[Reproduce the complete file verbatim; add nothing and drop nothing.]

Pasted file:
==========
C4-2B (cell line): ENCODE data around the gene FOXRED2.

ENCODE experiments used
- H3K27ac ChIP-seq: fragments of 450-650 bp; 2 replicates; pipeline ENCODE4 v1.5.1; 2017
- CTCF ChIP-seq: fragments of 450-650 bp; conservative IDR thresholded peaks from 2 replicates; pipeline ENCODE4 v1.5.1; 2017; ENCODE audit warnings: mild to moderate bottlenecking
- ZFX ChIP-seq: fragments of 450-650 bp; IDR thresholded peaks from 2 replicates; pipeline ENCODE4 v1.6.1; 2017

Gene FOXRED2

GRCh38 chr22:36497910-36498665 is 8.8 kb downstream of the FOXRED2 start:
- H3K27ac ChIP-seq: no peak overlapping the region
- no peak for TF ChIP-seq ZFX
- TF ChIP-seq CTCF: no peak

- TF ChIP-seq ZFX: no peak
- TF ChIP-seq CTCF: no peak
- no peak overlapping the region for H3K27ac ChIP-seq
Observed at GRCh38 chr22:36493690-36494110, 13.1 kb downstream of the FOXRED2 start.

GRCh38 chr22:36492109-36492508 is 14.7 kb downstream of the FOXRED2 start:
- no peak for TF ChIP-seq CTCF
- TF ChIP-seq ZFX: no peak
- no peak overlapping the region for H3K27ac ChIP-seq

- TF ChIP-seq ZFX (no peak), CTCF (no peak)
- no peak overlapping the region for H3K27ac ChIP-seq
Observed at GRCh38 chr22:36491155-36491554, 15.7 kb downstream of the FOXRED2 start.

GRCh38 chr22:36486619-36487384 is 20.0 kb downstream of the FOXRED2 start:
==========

C4-2B (cell line): ENCODE data around the gene FOXRED2.

ENCODE experiments used
- H3K27ac ChIP-seq: fragments of 450-650 bp; 2 replicates; pipeline ENCODE4 v1.5.1; 2017
- CTCF ChIP-seq: fragments of 450-650 bp; conservative IDR thresholded peaks from 2 replicates; pipeline ENCODE4 v1.5.1; 2017; ENCODE audit warnings: mild to moderate bottlenecking
- ZFX ChIP-seq: fragments of 450-650 bp; IDR thresholded peaks from 2 replicates; pipeline ENCODE4 v1.6.1; 2017

Gene FOXRED2

GRCh38 chr22:36497910-36498665 is 8.8 kb downstream of the FOXRED2 start:
- H3K27ac ChIP-seq: no peak overlapping the region
- no peak for TF ChIP-seq ZFX
- TF ChIP-seq CTCF: no peak

- TF ChIP-seq ZFX: no peak
- TF ChIP-seq CTCF: no peak
- no peak overlapping the region for H3K27ac ChIP-seq
Observed at GRCh38 chr22:36493690-36494110, 13.1 kb downstream of the FOXRED2 start.

GRCh38 chr22:36492109-36492508 is 14.7 kb downstream of the FOXRED2 start:
- no peak for TF ChIP-seq CTCF
- TF ChIP-seq ZFX: no peak
- no peak overlapping the region for H3K27ac ChIP-seq

- TF ChIP-seq ZFX (no peak), CTCF (no peak)
- no peak overlapping the region for H3K27ac ChIP-seq
Observed at GRCh38 chr22:36491155-36491554, 15.7 kb downstream of the FOXRED2 start.

GRCh38 chr22:36486619-36487384 is 20.0 kb downstream of the FOXRED2 start: